To the Women Who March in the Cold


On December 14th, fifty women bundled up, stepped into the bitter cold, and began marching. With tears in some of their eyes and passion in all of their voices, they marched down Liberty Street to remember the 26 lives that were taken by gun violence at Sandy Hook Elementary School.

On the fourth anniversary of that dreadful December day, they remembered the teachers, administrators, and first grade children who were killed so senselessly. Today, I want to honor those women as they honored the lives lost too soon.

These women are a part of  Moms Demand Action for Gun Sense in America. Last month, fifty of them (not all participants are mothers, and some are men) marched through Ann Arbor, Michigan in frigid weather. They almost canceled the march because of the wind and temperature, but in the end, they decided to move forward. Their cause is important to them. Human lives are important to them.

I suppose the event might have seemed like a parable. So often, when these women push for protections and reasonable shifts in gun legislation, they receive the cold shoulder. At times, they are even vilified. They are facing the powerful influence of the NRA. That influence is deeply entrenched throughout all levels of our political system. But do you know what these women do?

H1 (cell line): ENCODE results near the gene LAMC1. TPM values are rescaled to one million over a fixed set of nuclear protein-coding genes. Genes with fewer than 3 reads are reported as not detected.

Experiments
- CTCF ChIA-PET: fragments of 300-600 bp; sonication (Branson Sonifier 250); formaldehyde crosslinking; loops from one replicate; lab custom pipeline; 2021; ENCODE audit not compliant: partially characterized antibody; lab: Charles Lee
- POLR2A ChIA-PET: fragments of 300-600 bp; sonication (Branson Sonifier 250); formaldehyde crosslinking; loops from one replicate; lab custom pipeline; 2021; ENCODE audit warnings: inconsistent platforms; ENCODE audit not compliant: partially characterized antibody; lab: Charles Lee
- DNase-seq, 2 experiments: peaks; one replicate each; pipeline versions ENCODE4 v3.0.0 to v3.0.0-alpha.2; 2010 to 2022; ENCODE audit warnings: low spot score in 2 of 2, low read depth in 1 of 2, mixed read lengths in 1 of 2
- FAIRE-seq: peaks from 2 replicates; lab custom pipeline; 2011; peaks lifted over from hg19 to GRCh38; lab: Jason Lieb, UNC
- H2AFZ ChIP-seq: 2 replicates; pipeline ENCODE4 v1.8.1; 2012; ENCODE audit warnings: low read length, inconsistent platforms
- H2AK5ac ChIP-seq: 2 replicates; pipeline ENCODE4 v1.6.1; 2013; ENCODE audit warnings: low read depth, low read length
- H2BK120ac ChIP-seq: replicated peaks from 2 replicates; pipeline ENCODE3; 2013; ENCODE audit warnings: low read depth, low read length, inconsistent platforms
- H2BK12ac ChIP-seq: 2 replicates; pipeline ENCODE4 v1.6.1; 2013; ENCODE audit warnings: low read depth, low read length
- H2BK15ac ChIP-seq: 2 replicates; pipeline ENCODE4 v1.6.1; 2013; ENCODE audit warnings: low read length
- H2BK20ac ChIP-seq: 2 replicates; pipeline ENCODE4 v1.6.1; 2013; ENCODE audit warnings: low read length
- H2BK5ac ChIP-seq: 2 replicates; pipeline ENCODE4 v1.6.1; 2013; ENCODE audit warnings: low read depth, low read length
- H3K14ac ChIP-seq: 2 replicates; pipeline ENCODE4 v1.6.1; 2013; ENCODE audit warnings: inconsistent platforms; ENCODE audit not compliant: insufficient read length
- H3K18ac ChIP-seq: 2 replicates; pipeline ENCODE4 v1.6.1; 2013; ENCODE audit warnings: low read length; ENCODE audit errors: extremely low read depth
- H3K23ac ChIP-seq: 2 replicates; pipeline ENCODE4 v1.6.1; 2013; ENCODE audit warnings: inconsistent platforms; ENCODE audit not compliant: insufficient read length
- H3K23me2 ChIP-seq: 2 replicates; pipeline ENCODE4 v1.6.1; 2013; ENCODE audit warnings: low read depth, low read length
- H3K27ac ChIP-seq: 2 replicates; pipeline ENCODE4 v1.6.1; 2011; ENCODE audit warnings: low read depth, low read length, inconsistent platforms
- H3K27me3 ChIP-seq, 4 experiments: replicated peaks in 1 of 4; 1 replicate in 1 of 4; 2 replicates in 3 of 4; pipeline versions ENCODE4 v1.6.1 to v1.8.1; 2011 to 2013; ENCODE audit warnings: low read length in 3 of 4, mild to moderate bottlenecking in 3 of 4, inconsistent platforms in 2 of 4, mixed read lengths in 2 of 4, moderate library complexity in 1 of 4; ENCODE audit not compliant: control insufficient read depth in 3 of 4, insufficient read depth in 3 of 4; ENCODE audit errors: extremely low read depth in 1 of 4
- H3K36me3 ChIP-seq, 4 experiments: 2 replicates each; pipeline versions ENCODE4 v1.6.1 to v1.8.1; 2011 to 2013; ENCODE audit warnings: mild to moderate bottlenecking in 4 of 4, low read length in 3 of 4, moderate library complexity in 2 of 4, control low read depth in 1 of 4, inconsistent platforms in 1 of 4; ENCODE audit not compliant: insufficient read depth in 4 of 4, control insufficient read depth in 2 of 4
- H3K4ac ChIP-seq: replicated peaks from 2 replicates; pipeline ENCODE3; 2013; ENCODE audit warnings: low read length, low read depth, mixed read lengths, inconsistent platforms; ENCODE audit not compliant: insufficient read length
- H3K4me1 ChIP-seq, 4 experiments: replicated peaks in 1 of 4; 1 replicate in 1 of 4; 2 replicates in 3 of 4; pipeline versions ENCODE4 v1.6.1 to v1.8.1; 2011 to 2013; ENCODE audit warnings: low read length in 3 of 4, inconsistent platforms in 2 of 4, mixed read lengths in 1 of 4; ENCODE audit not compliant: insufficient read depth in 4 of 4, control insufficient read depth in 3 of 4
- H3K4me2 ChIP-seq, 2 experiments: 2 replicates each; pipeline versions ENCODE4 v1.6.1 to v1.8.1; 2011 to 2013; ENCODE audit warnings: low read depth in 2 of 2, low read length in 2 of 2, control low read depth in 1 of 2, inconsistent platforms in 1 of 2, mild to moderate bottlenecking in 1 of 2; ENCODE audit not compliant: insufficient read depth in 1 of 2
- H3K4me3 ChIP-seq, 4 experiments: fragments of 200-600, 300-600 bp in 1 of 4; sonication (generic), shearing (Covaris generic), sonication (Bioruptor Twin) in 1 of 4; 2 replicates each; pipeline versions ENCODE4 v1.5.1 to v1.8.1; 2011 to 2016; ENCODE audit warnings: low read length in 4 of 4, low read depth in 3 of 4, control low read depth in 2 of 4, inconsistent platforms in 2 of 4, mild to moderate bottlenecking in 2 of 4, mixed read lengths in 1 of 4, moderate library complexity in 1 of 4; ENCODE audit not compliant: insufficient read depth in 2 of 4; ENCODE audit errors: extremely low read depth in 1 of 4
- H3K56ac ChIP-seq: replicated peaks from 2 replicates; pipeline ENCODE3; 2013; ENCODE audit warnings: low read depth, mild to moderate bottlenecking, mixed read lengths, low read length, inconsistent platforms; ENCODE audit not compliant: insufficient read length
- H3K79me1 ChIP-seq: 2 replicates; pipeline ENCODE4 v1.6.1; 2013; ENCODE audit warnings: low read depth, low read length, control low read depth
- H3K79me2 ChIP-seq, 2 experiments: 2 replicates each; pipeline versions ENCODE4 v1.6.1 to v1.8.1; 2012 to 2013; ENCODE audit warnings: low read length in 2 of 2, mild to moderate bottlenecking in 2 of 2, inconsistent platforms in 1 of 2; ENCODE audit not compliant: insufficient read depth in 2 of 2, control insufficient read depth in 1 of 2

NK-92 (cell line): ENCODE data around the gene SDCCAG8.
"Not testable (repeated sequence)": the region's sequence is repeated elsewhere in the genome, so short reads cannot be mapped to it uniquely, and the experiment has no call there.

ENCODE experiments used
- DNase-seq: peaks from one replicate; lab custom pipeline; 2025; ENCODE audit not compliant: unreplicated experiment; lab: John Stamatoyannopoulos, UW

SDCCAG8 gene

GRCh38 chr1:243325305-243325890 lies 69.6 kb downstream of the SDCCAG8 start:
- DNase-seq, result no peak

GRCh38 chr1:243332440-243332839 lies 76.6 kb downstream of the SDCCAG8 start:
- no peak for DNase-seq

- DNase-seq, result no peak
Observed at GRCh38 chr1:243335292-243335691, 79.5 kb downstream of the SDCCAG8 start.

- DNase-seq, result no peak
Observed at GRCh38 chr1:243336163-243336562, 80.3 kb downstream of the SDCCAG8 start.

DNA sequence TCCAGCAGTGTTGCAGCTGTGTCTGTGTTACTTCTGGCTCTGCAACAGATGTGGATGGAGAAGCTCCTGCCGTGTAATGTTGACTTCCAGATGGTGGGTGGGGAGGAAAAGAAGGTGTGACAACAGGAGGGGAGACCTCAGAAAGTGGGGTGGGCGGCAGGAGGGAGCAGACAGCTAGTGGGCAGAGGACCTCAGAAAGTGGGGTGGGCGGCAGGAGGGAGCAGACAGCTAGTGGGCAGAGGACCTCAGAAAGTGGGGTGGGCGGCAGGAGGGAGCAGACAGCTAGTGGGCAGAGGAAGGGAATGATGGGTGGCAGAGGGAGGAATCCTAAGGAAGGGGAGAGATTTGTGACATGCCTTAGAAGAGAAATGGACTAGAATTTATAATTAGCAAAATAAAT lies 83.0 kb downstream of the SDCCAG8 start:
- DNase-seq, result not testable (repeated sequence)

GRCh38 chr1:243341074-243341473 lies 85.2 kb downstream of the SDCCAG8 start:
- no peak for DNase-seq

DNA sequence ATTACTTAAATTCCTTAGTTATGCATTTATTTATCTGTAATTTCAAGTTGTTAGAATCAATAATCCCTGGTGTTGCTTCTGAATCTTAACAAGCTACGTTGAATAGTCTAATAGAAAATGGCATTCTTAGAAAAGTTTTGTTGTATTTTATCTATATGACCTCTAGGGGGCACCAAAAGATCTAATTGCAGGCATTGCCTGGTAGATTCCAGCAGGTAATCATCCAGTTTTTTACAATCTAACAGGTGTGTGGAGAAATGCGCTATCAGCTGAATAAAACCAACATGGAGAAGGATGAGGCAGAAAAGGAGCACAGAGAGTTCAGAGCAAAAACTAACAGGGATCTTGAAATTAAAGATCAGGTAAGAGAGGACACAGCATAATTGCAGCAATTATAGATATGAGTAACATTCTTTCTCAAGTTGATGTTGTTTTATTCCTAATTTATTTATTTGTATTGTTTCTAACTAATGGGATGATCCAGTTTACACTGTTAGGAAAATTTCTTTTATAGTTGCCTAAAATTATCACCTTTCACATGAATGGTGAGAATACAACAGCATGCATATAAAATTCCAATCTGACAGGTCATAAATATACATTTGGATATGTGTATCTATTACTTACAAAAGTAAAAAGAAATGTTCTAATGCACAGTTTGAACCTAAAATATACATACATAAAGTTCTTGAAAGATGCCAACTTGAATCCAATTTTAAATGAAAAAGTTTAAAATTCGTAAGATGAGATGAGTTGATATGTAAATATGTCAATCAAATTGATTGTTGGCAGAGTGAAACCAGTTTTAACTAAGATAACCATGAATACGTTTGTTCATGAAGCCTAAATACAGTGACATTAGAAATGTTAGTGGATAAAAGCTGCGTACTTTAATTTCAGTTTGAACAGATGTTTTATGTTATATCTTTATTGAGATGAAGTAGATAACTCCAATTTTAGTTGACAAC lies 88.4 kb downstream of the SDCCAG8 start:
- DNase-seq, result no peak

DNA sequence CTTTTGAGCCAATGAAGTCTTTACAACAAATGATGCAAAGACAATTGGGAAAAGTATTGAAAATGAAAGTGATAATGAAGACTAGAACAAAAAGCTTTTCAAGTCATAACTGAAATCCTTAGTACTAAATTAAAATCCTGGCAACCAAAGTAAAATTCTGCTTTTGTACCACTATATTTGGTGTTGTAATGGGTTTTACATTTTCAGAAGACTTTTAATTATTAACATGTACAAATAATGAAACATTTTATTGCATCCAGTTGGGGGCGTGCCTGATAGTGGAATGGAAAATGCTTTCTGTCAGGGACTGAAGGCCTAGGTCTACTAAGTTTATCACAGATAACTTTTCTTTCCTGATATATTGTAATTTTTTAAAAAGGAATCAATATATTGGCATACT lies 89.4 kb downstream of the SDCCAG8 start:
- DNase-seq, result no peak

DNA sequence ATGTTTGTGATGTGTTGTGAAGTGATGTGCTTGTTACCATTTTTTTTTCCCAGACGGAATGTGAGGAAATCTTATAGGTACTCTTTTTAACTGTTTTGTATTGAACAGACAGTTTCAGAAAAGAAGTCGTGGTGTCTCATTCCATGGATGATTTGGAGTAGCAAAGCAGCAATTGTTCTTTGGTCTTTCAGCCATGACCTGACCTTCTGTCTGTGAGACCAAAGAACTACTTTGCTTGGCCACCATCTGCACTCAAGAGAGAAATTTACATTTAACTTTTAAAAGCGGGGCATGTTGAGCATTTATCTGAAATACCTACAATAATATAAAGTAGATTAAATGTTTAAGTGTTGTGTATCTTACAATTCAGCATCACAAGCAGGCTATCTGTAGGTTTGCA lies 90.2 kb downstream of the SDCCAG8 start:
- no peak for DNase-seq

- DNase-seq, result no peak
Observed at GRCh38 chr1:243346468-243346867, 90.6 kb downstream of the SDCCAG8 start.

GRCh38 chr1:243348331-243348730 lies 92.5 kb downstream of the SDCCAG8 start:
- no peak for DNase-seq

They keep marching.

They keep going, pushing, and advocating because they believe in the value of human lives. They believe in safe communities. They believe in common sense gun laws.

They keep marching.

On December 14th, they marched into the bitter cold. I’m sure that sometimes, they must wonder if any of this makes a difference.

It does. One of the mothers who lost her seven year old child at Sandy Hook found the single news story that covered this event. She was deeply touched that these advocates would march in such weather to honor her child and the lives of all children. It heartened her even in the midst of her painful grief. She contacted the Moms Demand Action chapter to share her thoughts with them. It matters.

We must keep marching.

The truth is. . . we never know what kind of impact and connections we can make when we continue to move forward.

When we lend our lives toward the causes that call us, we will face resistance. It is nearly inevitable. But we are also resistance. Over time, we create pathways for change, often through relational connections and levels of impact we did not even begin to anticipate.

So we keep marching. 

Today, I also think of the millions of women who will soon march in Washington D.C., as well as the thousands who will march elsewhere across the country. We are resistance. It matters.

Even and especially in the cold.

Renee Roederer

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